Person

Steve Ballmer

Born:

March 24, 1956

Main Philanthropy:

Ballmer Group

Occupation:

Microsoft CEO (2000-2014)

Net Worth:

$104 Billion [13]

Steve Ballmer is the former CEO of Microsoft and a major funder of progressive-left groups. [1] From 2016-2021, Ballmer donated over $110 million to Los Angeles organizations alone. [2]

After retiring from Microsoft, Steve Ballmer and his wife Connie created the Ballmer Group, a philanthropic fund designed to fund progressive-left identity politics groups. Ballmer states that his philanthropic spending is designed to create economic opportunities for Black people so that they can overcome alleged systemic racism in America. [3]

Career

Steve Balmer grew up in Detroit, Michigan, and graduated from Harvard with a bachelor’s degree in mathematics and economics. While at Harvard, he befriended Bill Gates, which led to him becoming the 24th employee at Microsoft. In 1998, Balmer become president of Microsoft, and in 2000, he became the CEO. In 2014, Balmer stepped down as CEO of Microsoft. [4]

Three months after retiring from Microsoft, Steve Balmer purchased the Los Angeles Clippers NBA team from the Donald Sterling Family Trust for $2 billion. [5]

In 2015, Steve and Connie Ballmer created the Ballmer Group. The Ballmer Group is a philanthropic fund that funds organizations that provide social services for left-wing racial advocacy and Black empowerment groups. [6]

Philanthropy

Steve Ballmer, alongside his wife Connie, was described by Inside Philanthropy as one of the 100 most powerful people in philanthropy. [7] Steve Ballmer tends to fund local organizations. From the time Ballmer moved to Los Angeles in 2016 to August of 2021, he was reported to have given over $110 million to organizations in the Los Angeles area. [8]

The Ballmer Group provides grants to progressive-left organizations that fund social services for Black people to provide economic opportunity in response to alleged systemic racism. Ballmer states that his motivation for providing these grants is because he believes racial inequities at all levels are a result of all “public systems” being racist and for that reason reparations are necessary. Ballmer also funds left-of-center organizations that advocate for ending alleged racism in public systems and establishing racial equity as defined by critical race theory and similar ideologies. [9]

Some of the Ballmer Funds’ grantees include: [10]

USAFacts

In 2016, Steve Ballmer created USAFacts, a nonprofit organization that researches the United States population and spending. USAFacts studies government spending data and reports on it in a way that models how companies listed on stock exchanges are required by the Securities and Exchange Commission (SEC) to report their finances and activity. [11]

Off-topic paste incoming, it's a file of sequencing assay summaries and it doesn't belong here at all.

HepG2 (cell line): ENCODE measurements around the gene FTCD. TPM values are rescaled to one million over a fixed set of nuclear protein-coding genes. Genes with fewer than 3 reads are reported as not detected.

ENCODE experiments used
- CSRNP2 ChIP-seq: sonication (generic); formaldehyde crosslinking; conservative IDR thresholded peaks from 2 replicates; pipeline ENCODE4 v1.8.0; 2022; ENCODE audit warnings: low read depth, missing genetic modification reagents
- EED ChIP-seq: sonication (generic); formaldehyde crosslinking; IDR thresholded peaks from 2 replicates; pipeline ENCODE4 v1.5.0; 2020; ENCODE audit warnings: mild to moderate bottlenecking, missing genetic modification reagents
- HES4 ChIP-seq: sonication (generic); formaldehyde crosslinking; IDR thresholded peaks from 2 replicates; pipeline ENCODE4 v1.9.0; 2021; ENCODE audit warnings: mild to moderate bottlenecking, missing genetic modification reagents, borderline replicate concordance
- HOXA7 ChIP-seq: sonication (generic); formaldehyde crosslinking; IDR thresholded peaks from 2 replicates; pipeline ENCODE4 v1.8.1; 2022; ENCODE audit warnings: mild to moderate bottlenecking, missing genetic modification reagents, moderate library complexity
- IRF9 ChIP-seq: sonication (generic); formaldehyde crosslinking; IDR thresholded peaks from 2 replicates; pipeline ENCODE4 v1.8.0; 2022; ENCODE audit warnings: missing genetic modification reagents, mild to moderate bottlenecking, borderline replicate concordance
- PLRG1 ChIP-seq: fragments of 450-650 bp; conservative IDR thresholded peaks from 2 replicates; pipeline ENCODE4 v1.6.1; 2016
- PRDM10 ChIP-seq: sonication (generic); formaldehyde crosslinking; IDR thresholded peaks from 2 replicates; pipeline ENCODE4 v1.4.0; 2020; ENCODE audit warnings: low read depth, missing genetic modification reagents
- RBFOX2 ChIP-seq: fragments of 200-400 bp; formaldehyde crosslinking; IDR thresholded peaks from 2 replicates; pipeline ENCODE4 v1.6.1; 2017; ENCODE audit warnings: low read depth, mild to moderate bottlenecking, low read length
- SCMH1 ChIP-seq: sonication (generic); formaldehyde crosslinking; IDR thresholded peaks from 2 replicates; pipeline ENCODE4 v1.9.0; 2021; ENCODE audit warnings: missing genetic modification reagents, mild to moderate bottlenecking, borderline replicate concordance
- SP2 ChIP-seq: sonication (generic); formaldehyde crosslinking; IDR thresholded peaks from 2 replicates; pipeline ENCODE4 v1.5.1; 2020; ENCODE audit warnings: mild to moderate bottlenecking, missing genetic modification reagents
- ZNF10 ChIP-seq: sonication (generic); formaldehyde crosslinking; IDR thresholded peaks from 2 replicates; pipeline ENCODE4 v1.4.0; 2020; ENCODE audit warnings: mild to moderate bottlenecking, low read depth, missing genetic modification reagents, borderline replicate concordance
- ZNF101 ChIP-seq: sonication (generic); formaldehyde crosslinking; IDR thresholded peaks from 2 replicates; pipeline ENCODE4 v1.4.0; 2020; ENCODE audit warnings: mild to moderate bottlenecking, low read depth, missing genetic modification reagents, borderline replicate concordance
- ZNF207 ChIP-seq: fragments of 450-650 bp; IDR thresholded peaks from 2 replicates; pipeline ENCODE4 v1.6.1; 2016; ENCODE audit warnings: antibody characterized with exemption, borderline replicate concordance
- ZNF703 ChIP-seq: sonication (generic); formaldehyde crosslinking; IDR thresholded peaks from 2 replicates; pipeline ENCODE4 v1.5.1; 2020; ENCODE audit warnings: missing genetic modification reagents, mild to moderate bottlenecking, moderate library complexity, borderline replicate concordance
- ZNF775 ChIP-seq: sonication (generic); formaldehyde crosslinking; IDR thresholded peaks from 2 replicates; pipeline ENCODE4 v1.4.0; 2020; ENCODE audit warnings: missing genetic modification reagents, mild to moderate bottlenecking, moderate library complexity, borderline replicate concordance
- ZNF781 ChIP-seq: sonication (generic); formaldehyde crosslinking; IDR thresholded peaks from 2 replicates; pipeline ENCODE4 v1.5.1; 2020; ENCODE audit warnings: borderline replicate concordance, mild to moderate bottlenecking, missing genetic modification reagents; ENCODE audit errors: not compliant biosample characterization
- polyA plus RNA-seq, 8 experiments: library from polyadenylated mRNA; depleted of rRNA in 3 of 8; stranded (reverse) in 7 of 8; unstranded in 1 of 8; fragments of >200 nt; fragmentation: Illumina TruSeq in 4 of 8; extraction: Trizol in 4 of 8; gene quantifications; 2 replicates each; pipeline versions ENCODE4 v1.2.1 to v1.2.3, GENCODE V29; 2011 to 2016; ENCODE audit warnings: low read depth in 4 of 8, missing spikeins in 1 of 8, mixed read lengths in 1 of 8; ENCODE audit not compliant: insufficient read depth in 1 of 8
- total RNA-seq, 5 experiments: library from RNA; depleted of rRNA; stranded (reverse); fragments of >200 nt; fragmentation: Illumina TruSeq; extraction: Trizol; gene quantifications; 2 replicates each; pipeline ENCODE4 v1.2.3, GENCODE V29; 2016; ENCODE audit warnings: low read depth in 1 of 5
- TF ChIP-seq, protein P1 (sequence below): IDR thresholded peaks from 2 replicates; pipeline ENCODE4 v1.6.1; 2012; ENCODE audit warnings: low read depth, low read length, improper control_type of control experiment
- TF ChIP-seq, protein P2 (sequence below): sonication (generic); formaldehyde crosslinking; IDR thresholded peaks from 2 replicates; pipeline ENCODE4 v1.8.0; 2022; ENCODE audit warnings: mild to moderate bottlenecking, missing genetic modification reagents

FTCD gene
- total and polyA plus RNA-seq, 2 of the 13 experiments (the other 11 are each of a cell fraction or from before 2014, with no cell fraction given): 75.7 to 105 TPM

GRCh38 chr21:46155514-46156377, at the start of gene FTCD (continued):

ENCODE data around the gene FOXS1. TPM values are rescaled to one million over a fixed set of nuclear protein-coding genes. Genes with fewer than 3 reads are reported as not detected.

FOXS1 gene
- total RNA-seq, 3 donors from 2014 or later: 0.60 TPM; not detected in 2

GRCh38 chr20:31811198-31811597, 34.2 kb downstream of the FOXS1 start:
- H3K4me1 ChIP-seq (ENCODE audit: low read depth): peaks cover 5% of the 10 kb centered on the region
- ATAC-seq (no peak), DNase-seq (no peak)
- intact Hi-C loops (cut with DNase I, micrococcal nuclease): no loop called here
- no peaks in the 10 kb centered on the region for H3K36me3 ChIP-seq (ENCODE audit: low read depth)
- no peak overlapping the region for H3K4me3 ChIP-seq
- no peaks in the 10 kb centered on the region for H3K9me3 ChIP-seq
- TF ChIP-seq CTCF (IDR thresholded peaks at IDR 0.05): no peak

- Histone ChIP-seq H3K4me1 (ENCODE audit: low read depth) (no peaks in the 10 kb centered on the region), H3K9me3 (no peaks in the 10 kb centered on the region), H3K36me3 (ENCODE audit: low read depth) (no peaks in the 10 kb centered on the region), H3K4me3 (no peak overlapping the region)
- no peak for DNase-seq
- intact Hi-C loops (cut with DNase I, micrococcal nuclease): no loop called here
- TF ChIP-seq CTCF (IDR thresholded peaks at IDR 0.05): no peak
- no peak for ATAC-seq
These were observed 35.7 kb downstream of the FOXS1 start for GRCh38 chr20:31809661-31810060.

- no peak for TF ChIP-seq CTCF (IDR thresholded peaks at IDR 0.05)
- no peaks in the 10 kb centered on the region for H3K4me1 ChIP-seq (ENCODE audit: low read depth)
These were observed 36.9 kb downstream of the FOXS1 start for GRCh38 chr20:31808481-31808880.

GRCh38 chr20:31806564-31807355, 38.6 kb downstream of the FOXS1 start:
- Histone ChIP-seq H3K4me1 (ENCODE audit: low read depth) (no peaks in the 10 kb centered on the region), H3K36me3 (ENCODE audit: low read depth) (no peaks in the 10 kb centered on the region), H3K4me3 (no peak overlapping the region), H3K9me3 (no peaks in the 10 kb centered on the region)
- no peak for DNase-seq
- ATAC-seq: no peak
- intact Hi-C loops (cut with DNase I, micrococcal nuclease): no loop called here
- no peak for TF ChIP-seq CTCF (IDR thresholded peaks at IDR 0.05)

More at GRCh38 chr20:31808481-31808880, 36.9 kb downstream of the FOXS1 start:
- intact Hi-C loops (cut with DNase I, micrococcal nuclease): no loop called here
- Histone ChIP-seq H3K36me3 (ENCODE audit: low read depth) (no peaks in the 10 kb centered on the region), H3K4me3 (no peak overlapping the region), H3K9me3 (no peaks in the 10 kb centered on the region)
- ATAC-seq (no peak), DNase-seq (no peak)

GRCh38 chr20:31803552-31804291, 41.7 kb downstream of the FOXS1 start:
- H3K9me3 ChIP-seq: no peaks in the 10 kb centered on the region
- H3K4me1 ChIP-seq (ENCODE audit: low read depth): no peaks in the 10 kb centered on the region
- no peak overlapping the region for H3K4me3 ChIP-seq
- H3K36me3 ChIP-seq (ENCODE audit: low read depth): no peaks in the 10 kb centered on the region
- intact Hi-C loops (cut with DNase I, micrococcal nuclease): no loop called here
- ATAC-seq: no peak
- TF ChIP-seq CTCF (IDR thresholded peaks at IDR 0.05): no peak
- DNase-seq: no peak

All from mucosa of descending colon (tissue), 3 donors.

Political Donations

Steve Ballmer has historically given to both Republican and Democratic candidates but has spent vastly more money on left-of-center campaigns. In 2020, Ballmer gave $3 million to No on Prop 25, a progressive-left ballot measure committee that advocated for defunding law enforcement and reducing the number of people who are incarcerated during pre-trial. In 2018, he gave $600,000 to Safe Schools Safe Communities, a campaign group for gun control in Washington state. He gave $500,000 to Washington Alliance for Gun Responsibility, another gun control group, during both the 2014 and 2016 election cycle. [12]

References

  1. IP Staff. “The inside Philanthropy Power List.” Inside Philanthropy. Inside Philanthropy, July 29, 2021. https://www.insidephilanthropy.com/home/2021/7/21/the-inside-philanthropy-power-list. ^
  2. Rojc, Philip. “How the Ballmer Group Became One Of L.A.’s Most IMPORTANT FUNDERS.” Inside Philanthropy. Inside Philanthropy, December 17, 2019. https://www.insidephilanthropy.com/home/2019/12/5/how-the-ballmer-group-became-one-of-las-most-important-funders. ^
  3. Davies, Megan. “Black Lives Matter. Always.” Ballmer Group. Ballmer Group, September 18, 2020. https://www.ballmergroup.org/news/black-lives-matter. ^
  4. “Steve Ballmer Fast Facts.” CNN. Cable News Network, March 14, 2021. https://www.cnn.com/2013/04/08/us/steve-ballmer-fast-facts/. ^
  5. “Steve Ballmer Fast Facts.” CNN. Cable News Network, March 14, 2021. https://www.cnn.com/2013/04/08/us/steve-ballmer-fast-facts/. ^
  6. Davies, Megan. “Black Lives Matter. Always.” Ballmer Group. Ballmer Group, September 18, 2020. https://www.ballmergroup.org/news/black-lives-matter. ^
  7. IP Staff. “The inside Philanthropy Power List.” Inside Philanthropy. Inside Philanthropy, July 29, 2021. https://www.insidephilanthropy.com/home/2021/7/21/the-inside-philanthropy-power-list. ^
  8. Rojc, Philip. “How the Ballmer Group Became One Of L.A.’s Most IMPORTANT FUNDERS.” Inside Philanthropy. Inside Philanthropy, December 17, 2019. https://www.insidephilanthropy.com/home/2019/12/5/how-the-ballmer-group-became-one-of-las-most-important-funders. ^
  9. Davies, Megan. “Black Lives Matter. Always.” Ballmer Group. Ballmer Group, September 18, 2020. https://www.ballmergroup.org/news/black-lives-matter. ^
  10. “Grantees Supporting Racial Equity in Predominantly Black Communities.” Ballmer Group. Accessed August 8, 2021. https://www.ballmergroup.org/black-lives-matter. ^
  11. “Steve Ballmer.” Ballmer Group. Accessed August 8, 2021. https://www.ballmergroup.org/steve-ballmer ^
  12. “Search Opensecrets.org.” OpenSecrets. Accessed August 8, 2021. https://www.opensecrets.org/search?q=steven+ballmer&type=donors ^
  13. “Steve Ballmer.” Bloomberg.com. Bloomberg, July 7, 2021. https://www.bloomberg.com/billionaires/profiles/steve-ballmer/. ^
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